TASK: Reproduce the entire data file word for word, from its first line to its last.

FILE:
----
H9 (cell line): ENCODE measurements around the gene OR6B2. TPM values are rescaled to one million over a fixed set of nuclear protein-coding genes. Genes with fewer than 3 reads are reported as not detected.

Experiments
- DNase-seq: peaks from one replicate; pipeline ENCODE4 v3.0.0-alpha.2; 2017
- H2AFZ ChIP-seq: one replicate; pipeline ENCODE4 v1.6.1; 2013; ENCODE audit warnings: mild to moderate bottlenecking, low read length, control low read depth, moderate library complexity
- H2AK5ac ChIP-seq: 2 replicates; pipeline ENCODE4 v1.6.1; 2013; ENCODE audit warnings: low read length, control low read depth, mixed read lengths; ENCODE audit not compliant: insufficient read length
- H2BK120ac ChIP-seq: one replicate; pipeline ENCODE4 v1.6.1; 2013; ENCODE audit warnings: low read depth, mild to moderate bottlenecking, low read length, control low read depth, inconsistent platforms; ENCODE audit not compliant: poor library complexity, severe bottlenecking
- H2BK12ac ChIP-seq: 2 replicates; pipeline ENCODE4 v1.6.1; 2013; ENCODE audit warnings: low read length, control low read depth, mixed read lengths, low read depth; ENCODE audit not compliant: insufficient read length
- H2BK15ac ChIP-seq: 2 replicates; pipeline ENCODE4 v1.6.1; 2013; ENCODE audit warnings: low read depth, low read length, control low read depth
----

H9 (cell line): ENCODE measurements around the gene OR6B2. TPM values are rescaled to one million over a fixed set of nuclear protein-coding genes. Genes with fewer than 3 reads are reported as not detected.

Experiments
- DNase-seq: peaks from one replicate; pipeline ENCODE4 v3.0.0-alpha.2; 2017
- H2AFZ ChIP-seq: one replicate; pipeline ENCODE4 v1.6.1; 2013; ENCODE audit warnings: mild to moderate bottlenecking, low read length, control low read depth, moderate library complexity
- H2AK5ac ChIP-seq: 2 replicates; pipeline ENCODE4 v1.6.1; 2013; ENCODE audit warnings: low read length, control low read depth, mixed read lengths; ENCODE audit not compliant: insufficient read length
- H2BK120ac ChIP-seq: one replicate; pipeline ENCODE4 v1.6.1; 2013; ENCODE audit warnings: low read depth, mild to moderate bottlenecking, low read length, control low read depth, inconsistent platforms; ENCODE audit not compliant: poor library complexity, severe bottlenecking
- H2BK12ac ChIP-seq: 2 replicates; pipeline ENCODE4 v1.6.1; 2013; ENCODE audit warnings: low read length, control low read depth, mixed read lengths, low read depth; ENCODE audit not compliant: insufficient read length
- H2BK15ac ChIP-seq: 2 replicates; pipeline ENCODE4 v1.6.1; 2013; ENCODE audit warnings: low read depth, low read length, control low read depth